4 July 2014
Iceland greets us in, what I would imagine, typical fashion. Thick buffeting clouds, blowing gales, driving wind and dusky, neverending daylight. Bumped from our double booked airbnb to a luxury flat, we spend our first evening eating hot mashed fish with potato and cheese, pancakes with rhubarb jam and thick cream, cold wine and dark beer. Whale and puffin meat fill the restaurant billboards, and whale watching tours are standard for the throngs of tourists. On return to our beds, we swing by the harbour and take a peek at Pangaea Exploration’s sailing vessel, Sea Dragon, docked majestic as a queen in the grey evening light. I think all of us feel a rush of excitement, as we stand silent and awed, before the ship that will be our home for the next two weeks. Silent, awed, and terrified as the waves slap angrily against her sides. She has just arrived in Reykjavik, but betrays no sign of weariness despite her recent sail from Bermuda. Led by 5 Gyres, this most recent leg was to conduct essential research into plastic pollution. The team crossed two gyres in the North Atlantic, and scientists, artists, policymakers, CEO’s and journalists found evidence of plastic in every single water sample they took between Bermuda and Iceland.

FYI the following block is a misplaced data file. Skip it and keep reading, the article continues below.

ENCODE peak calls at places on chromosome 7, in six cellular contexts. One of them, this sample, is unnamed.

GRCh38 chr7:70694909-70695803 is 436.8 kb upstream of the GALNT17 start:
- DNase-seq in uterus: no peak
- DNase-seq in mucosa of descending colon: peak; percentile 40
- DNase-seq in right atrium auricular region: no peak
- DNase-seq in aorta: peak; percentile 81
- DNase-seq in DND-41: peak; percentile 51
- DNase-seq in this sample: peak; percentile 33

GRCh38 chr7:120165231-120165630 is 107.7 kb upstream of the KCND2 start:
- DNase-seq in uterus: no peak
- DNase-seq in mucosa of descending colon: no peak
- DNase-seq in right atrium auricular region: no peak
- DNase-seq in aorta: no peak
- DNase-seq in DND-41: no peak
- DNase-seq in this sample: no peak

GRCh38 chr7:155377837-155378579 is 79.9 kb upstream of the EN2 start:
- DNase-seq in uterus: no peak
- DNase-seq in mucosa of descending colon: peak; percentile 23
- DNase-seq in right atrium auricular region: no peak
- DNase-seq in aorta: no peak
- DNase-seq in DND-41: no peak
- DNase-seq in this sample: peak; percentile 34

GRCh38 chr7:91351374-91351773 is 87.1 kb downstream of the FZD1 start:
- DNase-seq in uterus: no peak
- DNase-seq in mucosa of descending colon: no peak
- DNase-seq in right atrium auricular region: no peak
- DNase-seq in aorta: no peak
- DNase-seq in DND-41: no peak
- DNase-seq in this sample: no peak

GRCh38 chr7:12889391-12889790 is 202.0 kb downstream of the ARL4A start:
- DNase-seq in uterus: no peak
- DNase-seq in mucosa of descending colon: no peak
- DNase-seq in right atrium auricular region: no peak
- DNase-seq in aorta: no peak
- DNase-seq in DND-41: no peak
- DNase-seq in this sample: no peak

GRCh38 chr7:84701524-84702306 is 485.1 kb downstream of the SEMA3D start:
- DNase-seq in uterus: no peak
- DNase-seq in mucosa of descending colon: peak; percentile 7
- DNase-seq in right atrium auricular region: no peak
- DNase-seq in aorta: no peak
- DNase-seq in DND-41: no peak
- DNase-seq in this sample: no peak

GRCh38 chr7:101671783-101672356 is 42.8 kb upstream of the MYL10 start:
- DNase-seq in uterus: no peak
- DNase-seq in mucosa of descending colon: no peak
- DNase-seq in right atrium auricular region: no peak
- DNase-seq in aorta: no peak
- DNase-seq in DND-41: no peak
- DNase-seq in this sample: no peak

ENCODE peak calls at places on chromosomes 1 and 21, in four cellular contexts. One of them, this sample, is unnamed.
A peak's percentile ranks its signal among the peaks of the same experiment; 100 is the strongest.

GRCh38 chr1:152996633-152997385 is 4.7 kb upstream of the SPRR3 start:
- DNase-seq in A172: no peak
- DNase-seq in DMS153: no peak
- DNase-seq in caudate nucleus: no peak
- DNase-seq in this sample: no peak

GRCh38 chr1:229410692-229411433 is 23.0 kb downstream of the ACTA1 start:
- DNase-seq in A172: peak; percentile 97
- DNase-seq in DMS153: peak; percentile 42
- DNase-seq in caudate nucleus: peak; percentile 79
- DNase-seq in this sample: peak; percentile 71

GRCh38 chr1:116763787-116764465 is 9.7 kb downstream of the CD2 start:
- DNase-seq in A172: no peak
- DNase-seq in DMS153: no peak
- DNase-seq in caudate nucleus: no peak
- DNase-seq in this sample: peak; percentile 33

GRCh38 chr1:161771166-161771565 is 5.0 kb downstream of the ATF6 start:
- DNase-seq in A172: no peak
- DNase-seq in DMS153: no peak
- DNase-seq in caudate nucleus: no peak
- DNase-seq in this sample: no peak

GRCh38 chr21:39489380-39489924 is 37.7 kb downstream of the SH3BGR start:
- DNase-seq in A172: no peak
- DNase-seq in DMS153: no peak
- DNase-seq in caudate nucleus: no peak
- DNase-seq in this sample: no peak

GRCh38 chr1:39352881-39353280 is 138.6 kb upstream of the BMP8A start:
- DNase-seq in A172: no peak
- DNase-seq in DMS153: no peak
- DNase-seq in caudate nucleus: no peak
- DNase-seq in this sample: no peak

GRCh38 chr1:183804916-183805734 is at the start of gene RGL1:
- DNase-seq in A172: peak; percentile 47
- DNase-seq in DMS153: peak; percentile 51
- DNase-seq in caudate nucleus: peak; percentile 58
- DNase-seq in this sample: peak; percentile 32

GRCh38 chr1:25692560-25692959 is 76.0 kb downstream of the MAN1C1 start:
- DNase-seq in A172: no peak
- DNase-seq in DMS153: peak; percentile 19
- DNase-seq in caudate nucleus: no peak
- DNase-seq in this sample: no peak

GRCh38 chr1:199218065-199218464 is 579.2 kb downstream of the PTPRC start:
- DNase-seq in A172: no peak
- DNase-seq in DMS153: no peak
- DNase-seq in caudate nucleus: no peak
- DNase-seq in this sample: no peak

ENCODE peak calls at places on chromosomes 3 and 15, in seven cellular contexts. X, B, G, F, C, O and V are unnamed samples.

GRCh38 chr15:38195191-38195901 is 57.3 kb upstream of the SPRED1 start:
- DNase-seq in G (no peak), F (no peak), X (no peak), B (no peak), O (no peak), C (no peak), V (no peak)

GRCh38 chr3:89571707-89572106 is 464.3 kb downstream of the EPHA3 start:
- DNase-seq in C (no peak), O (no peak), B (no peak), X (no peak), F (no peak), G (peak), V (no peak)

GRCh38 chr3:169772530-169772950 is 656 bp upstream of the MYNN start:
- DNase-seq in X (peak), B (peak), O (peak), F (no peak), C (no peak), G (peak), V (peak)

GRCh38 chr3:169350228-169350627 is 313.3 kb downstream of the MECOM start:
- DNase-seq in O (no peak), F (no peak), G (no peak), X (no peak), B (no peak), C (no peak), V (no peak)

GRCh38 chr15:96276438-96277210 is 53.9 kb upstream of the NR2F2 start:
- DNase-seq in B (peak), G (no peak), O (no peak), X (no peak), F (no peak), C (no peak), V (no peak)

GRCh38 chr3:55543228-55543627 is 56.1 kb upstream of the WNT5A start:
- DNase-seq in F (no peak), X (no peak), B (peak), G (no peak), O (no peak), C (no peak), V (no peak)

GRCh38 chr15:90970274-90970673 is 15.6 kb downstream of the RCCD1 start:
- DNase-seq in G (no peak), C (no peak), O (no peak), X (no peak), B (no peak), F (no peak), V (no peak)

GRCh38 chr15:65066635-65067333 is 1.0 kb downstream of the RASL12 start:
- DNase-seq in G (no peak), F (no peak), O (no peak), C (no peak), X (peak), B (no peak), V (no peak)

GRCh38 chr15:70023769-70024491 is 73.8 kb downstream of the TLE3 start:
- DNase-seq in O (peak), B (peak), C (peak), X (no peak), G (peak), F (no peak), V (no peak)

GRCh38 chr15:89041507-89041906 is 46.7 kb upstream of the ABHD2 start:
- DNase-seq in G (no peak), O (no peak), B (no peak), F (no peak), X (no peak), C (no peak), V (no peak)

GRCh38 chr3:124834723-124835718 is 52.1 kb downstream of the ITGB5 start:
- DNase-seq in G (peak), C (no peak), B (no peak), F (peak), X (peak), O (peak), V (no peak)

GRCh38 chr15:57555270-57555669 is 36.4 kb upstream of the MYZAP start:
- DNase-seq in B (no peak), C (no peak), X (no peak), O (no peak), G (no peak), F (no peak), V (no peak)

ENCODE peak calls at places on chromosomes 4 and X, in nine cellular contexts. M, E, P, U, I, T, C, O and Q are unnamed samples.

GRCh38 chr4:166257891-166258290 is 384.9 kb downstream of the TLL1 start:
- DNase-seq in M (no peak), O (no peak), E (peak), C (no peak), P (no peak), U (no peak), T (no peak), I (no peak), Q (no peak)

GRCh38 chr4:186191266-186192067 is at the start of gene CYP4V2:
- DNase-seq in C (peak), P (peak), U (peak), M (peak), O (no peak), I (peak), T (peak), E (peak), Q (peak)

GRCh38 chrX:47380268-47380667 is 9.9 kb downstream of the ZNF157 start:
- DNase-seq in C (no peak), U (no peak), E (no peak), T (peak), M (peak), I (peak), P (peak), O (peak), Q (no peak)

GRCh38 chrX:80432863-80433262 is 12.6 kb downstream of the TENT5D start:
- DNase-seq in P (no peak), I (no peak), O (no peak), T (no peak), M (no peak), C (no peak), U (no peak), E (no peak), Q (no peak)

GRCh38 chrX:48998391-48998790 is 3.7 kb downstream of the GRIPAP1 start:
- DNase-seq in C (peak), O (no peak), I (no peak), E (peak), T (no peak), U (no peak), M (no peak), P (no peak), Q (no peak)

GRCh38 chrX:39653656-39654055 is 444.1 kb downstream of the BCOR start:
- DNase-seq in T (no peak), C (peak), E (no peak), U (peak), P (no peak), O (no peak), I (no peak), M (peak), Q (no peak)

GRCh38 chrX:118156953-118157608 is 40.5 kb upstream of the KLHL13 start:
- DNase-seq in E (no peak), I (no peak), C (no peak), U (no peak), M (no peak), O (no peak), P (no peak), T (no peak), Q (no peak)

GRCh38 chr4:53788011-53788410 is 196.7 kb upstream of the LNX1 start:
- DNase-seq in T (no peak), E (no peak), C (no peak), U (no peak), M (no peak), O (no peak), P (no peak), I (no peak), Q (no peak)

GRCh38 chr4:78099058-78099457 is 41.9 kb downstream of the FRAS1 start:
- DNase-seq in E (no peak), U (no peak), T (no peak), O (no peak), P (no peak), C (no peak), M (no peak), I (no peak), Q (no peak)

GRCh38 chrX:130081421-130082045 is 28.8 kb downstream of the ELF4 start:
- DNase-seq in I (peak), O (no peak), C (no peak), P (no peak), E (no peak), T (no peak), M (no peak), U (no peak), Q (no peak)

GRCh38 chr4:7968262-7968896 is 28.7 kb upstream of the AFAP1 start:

For us, and our small team of emerging artists, it won’t be plastic but rather whales and dolphins that will be our watchwords. But, one cannot help bleeding into the other. As more whales wash up on beaches with stomachs full of plastic, how not to feel the weight of Sea Dragon’s most recent research as we gaze across the bright blue sea?
Stuart Kuhn, one of the artists in our team, is on an arts council funded project to make daguerreotype photographs, using mercury extracted from beached whale tissue. He is interested in showing that the levels of mercury currently being found within large species of fish and cetaceans are high enough to make photographic chemistry viable. His recent research at Aberdeen University enabled him to work with scientists and biologists who were conducting necropsies on beached whales, testing the levels of heavy metals in the marine environment. Stuart now aims – alongside filming a documentary about art/science collaborations – to collect water samples as we travel, across the North Atlantic between Iceland and Sweden, specifically linked to when whales or dolphins swim close by. With this water, he will then make salt prints on his return to the UK, using the photographs he took as each sample was collected. How, he asks, will the various water samples affect the prints themselves – what kind of effect will the levels of salt, or pollution, have on the images he creates? If every perimeter is kept the same, and just the microscopic chemistry changes, what different stories can be told through these salt prints?
Stuart says, as he relaxes after a hard day scouring the city for a forgotten, essential camera charger, “I am looking forward to experiencing moments where I don’t feel the need to photograph. Something just for me, not even my future self.”